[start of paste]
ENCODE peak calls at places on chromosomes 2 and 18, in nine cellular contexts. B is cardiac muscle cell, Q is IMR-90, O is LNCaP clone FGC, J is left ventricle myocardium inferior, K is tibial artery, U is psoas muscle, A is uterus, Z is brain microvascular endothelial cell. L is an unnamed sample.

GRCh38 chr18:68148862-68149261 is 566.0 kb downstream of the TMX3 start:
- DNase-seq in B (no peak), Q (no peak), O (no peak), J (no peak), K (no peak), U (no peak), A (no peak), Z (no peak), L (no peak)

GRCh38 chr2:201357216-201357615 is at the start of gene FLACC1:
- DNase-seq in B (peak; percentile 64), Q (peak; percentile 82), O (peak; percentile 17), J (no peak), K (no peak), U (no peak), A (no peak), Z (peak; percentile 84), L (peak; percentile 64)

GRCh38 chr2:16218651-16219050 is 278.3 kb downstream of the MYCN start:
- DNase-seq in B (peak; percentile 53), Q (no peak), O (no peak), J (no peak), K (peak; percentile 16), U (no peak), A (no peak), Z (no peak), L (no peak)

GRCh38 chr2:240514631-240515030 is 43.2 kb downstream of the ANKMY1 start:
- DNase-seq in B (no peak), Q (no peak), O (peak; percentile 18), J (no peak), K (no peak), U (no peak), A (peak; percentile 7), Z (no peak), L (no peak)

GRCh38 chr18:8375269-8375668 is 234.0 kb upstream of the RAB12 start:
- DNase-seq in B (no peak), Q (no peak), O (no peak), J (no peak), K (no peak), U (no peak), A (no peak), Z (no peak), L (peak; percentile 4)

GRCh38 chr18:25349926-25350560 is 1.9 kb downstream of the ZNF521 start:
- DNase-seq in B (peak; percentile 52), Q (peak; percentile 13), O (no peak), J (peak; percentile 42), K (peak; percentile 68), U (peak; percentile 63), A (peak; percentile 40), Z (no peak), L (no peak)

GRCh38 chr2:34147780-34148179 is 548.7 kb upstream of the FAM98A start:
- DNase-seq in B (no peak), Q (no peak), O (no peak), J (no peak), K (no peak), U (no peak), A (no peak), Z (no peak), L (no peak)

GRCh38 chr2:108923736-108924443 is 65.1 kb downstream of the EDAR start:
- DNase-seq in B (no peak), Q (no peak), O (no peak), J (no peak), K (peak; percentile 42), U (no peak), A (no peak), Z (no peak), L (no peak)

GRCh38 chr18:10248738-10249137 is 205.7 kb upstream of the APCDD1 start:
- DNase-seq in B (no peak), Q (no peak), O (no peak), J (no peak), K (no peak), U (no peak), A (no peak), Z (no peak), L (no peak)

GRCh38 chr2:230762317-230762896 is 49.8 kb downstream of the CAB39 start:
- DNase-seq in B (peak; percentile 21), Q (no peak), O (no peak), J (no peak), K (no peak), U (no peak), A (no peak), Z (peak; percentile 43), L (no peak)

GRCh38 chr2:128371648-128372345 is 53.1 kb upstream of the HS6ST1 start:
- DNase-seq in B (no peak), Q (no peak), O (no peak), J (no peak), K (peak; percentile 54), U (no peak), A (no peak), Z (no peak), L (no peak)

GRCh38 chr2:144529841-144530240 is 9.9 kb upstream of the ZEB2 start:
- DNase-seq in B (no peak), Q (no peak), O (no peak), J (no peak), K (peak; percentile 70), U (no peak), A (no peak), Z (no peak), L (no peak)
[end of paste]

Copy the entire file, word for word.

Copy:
ENCODE peak calls at places on chromosomes 2 and 18, in nine cellular contexts. B is cardiac muscle cell, Q is IMR-90, O is LNCaP clone FGC, J is left ventricle myocardium inferior, K is tibial artery, U is psoas muscle, A is uterus, Z is brain microvascular endothelial cell. L is an unnamed sample.

GRCh38 chr18:68148862-68149261 is 566.0 kb downstream of the TMX3 start:
- DNase-seq in B (no peak), Q (no peak), O (no peak), J (no peak), K (no peak), U (no peak), A (no peak), Z (no peak), L (no peak)

GRCh38 chr2:201357216-201357615 is at the start of gene FLACC1:
- DNase-seq in B (peak; percentile 64), Q (peak; percentile 82), O (peak; percentile 17), J (no peak), K (no peak), U (no peak), A (no peak), Z (peak; percentile 84), L (peak; percentile 64)

GRCh38 chr2:16218651-16219050 is 278.3 kb downstream of the MYCN start:
- DNase-seq in B (peak; percentile 53), Q (no peak), O (no peak), J (no peak), K (peak; percentile 16), U (no peak), A (no peak), Z (no peak), L (no peak)

GRCh38 chr2:240514631-240515030 is 43.2 kb downstream of the ANKMY1 start:
- DNase-seq in B (no peak), Q (no peak), O (peak; percentile 18), J (no peak), K (no peak), U (no peak), A (peak; percentile 7), Z (no peak), L (no peak)

GRCh38 chr18:8375269-8375668 is 234.0 kb upstream of the RAB12 start:
- DNase-seq in B (no peak), Q (no peak), O (no peak), J (no peak), K (no peak), U (no peak), A (no peak), Z (no peak), L (peak; percentile 4)

GRCh38 chr18:25349926-25350560 is 1.9 kb downstream of the ZNF521 start:
- DNase-seq in B (peak; percentile 52), Q (peak; percentile 13), O (no peak), J (peak; percentile 42), K (peak; percentile 68), U (peak; percentile 63), A (peak; percentile 40), Z (no peak), L (no peak)

GRCh38 chr2:34147780-34148179 is 548.7 kb upstream of the FAM98A start:
- DNase-seq in B (no peak), Q (no peak), O (no peak), J (no peak), K (no peak), U (no peak), A (no peak), Z (no peak), L (no peak)

GRCh38 chr2:108923736-108924443 is 65.1 kb downstream of the EDAR start:
- DNase-seq in B (no peak), Q (no peak), O (no peak), J (no peak), K (peak; percentile 42), U (no peak), A (no peak), Z (no peak), L (no peak)

GRCh38 chr18:10248738-10249137 is 205.7 kb upstream of the APCDD1 start:
- DNase-seq in B (no peak), Q (no peak), O (no peak), J (no peak), K (no peak), U (no peak), A (no peak), Z (no peak), L (no peak)

GRCh38 chr2:230762317-230762896 is 49.8 kb downstream of the CAB39 start:
- DNase-seq in B (peak; percentile 21), Q (no peak), O (no peak), J (no peak), K (no peak), U (no peak), A (no peak), Z (peak; percentile 43), L (no peak)

GRCh38 chr2:128371648-128372345 is 53.1 kb upstream of the HS6ST1 start:
- DNase-seq in B (no peak), Q (no peak), O (no peak), J (no peak), K (peak; percentile 54), U (no peak), A (no peak), Z (no peak), L (no peak)

GRCh38 chr2:144529841-144530240 is 9.9 kb upstream of the ZEB2 start:
- DNase-seq in B (no peak), Q (no peak), O (no peak), J (no peak), K (peak; percentile 70), U (no peak), A (no peak), Z (no peak), L (no peak)